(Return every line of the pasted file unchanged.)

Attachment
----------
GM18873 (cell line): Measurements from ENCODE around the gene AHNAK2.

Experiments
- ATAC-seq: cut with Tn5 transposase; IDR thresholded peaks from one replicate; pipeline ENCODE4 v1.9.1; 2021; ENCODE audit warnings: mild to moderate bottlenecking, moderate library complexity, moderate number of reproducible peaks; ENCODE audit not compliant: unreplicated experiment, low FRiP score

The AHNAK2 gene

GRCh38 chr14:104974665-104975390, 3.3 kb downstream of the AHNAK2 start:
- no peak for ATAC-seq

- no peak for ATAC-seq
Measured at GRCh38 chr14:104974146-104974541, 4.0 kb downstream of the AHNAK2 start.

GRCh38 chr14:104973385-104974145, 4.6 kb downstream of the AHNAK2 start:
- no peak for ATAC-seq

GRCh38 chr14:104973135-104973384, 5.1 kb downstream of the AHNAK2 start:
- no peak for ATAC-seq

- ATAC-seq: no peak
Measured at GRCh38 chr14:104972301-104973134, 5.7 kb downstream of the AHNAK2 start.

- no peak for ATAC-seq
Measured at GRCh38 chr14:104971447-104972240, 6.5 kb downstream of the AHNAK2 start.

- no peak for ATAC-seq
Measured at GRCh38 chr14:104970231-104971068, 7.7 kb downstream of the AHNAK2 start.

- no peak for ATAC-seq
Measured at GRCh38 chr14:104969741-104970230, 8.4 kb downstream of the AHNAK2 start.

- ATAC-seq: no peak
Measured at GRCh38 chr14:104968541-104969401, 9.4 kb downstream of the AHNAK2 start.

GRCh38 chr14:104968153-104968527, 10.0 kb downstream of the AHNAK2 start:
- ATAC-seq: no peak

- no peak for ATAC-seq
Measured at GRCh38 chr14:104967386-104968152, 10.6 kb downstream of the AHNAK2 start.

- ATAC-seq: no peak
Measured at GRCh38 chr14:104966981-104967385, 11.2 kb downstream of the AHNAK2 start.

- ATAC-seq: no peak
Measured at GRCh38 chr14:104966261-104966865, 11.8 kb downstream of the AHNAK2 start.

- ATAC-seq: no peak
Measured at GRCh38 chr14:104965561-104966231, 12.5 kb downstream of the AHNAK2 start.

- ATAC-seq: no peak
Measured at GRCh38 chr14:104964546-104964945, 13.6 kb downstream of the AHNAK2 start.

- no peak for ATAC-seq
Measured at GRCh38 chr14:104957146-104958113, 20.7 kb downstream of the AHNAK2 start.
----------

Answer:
GM18873 (cell line): Measurements from ENCODE around the gene AHNAK2.

Experiments
- ATAC-seq: cut with Tn5 transposase; IDR thresholded peaks from one replicate; pipeline ENCODE4 v1.9.1; 2021; ENCODE audit warnings: mild to moderate bottlenecking, moderate library complexity, moderate number of reproducible peaks; ENCODE audit not compliant: unreplicated experiment, low FRiP score

The AHNAK2 gene

GRCh38 chr14:104974665-104975390, 3.3 kb downstream of the AHNAK2 start:
- no peak for ATAC-seq

- no peak for ATAC-seq
Measured at GRCh38 chr14:104974146-104974541, 4.0 kb downstream of the AHNAK2 start.

GRCh38 chr14:104973385-104974145, 4.6 kb downstream of the AHNAK2 start:
- no peak for ATAC-seq

GRCh38 chr14:104973135-104973384, 5.1 kb downstream of the AHNAK2 start:
- no peak for ATAC-seq

- ATAC-seq: no peak
Measured at GRCh38 chr14:104972301-104973134, 5.7 kb downstream of the AHNAK2 start.

- no peak for ATAC-seq
Measured at GRCh38 chr14:104971447-104972240, 6.5 kb downstream of the AHNAK2 start.

- no peak for ATAC-seq
Measured at GRCh38 chr14:104970231-104971068, 7.7 kb downstream of the AHNAK2 start.

- no peak for ATAC-seq
Measured at GRCh38 chr14:104969741-104970230, 8.4 kb downstream of the AHNAK2 start.

- ATAC-seq: no peak
Measured at GRCh38 chr14:104968541-104969401, 9.4 kb downstream of the AHNAK2 start.

GRCh38 chr14:104968153-104968527, 10.0 kb downstream of the AHNAK2 start:
- ATAC-seq: no peak

- no peak for ATAC-seq
Measured at GRCh38 chr14:104967386-104968152, 10.6 kb downstream of the AHNAK2 start.

- ATAC-seq: no peak
Measured at GRCh38 chr14:104966981-104967385, 11.2 kb downstream of the AHNAK2 start.

- ATAC-seq: no peak
Measured at GRCh38 chr14:104966261-104966865, 11.8 kb downstream of the AHNAK2 start.

- ATAC-seq: no peak
Measured at GRCh38 chr14:104965561-104966231, 12.5 kb downstream of the AHNAK2 start.

- ATAC-seq: no peak
Measured at GRCh38 chr14:104964546-104964945, 13.6 kb downstream of the AHNAK2 start.

- no peak for ATAC-seq
Measured at GRCh38 chr14:104957146-104958113, 20.7 kb downstream of the AHNAK2 start.